People aged 65—74 years because they are at high risk of hospitalization, illness, and death from COVID-19. People aged 65—74 years who are also residents of long-term care facilities should be offered vaccination.
People aged 16—64 years with underlying medical conditions which increase the risk of serious, life-threatening complications from COVID-19.
Other essential workers, such as people who work in transportation and logistics, food service, housing construction and finance, information technology, communications, energy, law, media, public safety, and public health.
If you’ve been terrified of the thought of a COVID-19 infection for over a year now, then maybe getting the vaccine has more reward than risk.
No one should have to live with the kind of fear that this entire pandemic has brought.
If you’re not terrified about a COVID-19 infection, but you’re really into vaccines… then order up and get in line 🙂
Who's at Higher Risk of COVID-19 Vaccine Adverse Reactions?
If I had a suppressed immune system, an overactive immune system or autoimmunity, I'd personally hold off on getting a vaccine.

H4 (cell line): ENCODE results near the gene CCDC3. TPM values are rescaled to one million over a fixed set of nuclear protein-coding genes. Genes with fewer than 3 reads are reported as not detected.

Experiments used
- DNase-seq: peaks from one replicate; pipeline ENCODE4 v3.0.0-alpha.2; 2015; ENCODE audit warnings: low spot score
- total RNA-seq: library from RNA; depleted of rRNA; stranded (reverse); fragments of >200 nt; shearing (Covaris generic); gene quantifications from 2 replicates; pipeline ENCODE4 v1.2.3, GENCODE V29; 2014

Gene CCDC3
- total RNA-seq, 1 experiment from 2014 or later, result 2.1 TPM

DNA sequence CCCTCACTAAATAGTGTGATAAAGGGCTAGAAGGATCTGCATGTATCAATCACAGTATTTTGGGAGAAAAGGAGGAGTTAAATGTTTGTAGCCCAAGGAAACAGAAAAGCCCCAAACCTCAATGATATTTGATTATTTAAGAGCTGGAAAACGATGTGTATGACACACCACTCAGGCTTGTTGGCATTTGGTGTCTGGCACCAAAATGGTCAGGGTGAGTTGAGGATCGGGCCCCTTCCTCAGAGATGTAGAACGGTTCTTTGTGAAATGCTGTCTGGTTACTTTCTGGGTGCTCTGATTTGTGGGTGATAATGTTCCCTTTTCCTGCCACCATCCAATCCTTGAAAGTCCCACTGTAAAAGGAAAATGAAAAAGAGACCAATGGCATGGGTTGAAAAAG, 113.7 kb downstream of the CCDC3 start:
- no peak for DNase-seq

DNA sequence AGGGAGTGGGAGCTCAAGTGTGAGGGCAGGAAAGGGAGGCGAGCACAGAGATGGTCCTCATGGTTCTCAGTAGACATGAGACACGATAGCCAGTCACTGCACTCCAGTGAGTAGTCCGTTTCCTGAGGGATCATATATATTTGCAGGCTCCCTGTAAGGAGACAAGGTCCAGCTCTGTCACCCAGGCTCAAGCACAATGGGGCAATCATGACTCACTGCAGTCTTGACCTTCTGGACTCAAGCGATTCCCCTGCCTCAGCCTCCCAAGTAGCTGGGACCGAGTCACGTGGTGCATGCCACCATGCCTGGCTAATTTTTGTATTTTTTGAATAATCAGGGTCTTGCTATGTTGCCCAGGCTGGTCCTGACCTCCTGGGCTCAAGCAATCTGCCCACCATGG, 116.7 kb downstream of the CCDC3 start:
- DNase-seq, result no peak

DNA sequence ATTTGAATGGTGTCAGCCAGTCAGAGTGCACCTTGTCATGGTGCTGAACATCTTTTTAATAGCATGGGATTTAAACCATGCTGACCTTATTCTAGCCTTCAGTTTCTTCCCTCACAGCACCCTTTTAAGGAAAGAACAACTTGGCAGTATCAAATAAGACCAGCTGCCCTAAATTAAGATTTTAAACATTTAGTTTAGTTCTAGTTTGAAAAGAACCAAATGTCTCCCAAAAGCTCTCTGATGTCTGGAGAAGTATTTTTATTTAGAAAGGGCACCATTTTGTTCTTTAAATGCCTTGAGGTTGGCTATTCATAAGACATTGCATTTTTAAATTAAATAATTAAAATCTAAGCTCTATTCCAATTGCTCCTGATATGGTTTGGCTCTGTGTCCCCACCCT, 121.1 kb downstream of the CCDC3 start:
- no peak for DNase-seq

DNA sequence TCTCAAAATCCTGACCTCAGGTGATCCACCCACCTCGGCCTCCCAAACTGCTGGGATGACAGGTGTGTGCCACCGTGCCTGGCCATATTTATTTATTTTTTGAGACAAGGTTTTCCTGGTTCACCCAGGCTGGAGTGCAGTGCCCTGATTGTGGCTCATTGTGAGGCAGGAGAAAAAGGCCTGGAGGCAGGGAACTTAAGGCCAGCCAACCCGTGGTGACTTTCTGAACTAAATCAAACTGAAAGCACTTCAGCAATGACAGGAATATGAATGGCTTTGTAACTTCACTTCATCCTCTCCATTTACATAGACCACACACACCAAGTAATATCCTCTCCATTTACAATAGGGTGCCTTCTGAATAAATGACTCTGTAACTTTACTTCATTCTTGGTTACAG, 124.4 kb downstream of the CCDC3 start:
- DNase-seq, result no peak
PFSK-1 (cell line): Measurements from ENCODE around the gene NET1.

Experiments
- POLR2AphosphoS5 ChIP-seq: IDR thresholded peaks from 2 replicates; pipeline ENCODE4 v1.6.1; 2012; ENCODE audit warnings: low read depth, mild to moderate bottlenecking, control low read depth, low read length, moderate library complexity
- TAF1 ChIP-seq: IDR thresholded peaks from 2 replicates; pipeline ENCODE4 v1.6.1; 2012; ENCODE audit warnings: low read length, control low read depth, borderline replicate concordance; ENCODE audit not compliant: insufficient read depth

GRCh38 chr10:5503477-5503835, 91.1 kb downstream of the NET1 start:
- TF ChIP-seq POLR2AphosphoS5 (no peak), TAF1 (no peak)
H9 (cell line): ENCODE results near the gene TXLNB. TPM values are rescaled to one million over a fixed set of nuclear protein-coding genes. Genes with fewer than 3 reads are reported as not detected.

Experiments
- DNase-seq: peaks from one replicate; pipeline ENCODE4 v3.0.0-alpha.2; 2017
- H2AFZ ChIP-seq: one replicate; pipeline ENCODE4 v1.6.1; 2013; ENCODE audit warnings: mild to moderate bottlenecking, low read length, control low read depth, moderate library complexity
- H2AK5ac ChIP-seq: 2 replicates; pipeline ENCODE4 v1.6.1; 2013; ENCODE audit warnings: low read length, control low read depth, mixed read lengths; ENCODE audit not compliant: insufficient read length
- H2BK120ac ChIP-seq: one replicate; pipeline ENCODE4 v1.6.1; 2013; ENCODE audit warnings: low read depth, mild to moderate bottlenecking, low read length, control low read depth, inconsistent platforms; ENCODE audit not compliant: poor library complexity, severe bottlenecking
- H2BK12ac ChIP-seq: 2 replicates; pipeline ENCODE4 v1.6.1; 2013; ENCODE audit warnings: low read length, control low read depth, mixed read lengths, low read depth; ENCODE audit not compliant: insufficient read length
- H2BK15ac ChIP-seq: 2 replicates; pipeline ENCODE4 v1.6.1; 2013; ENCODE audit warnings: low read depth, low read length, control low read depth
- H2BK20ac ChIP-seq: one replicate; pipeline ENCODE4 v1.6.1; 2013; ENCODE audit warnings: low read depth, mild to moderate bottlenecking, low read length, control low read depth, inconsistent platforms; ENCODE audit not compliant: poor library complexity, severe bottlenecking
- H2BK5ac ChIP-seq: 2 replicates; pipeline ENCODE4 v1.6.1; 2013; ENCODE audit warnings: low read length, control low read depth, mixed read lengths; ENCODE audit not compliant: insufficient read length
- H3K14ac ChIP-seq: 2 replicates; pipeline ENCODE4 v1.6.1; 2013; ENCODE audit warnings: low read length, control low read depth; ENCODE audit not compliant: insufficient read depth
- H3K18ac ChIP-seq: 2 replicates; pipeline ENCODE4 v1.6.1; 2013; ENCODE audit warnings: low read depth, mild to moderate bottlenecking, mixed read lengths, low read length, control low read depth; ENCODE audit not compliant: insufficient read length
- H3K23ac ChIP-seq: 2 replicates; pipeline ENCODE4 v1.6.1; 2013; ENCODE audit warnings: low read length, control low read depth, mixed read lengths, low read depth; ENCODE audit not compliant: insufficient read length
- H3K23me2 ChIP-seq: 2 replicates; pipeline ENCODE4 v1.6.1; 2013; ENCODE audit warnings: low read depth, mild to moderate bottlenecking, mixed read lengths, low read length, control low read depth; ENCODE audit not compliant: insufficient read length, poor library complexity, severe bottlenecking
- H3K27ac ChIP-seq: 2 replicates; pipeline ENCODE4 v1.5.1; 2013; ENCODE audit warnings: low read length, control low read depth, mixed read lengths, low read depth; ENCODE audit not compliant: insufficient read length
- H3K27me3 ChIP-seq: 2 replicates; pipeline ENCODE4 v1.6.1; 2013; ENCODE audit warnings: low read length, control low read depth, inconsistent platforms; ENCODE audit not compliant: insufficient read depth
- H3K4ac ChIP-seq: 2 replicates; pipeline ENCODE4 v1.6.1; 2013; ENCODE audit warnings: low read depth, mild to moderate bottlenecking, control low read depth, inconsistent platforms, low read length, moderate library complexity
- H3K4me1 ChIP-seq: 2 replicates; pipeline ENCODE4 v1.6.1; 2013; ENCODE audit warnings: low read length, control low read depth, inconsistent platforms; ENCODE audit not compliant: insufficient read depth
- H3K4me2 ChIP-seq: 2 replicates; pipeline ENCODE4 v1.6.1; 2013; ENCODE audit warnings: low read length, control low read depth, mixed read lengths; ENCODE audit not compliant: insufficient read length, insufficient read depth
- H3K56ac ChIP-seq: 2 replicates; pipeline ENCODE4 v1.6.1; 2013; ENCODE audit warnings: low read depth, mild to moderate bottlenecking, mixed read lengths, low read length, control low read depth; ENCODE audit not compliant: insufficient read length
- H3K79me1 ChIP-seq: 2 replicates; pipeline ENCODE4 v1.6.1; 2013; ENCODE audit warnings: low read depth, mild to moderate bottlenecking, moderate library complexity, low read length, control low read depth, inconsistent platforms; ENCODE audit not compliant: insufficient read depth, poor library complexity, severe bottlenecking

It's already been demonstrated that hyper responsive immune systems and autoimmunity pose a higher risk of adverse reactions from vaccines.
In addition to the above information, it should be noted that anyone on anti-inflammatories, immunosuppressants or is considered obese may not benefit from the vaccine as much as other individuals.
Vaccination of Persons With Underlying Medical Conditions
The CDC states that mRNA COVID-19 vaccines can administered to persons with underlying medical conditions who have no contraindications to vaccination.
What are the contraindications:
- Severe allergic reaction (e.g., anaphylaxis) after a previous dose of an mRNA COVID-19 vaccine or any of its components
- Immediate allergic reaction of any severity to a previous dose of an mRNA COVID-19 vaccine or any of its components (including polyethylene glycol [PEG])
- Immediate allergic reaction of any severity to polysorbate (due to potential cross-reactive hypersensitivity with the vaccine ingredient PEG)
How to Prepare for a COVID-19 Vaccine
Overall, most of the advice you'll find on how to best prepare for a vaccine hasn't been directly tested with COVID vaccines.
But there are a few considerations that may prove to be helpful.
We can group people into three categories:
- Preparation for People NOT getting Vaccinated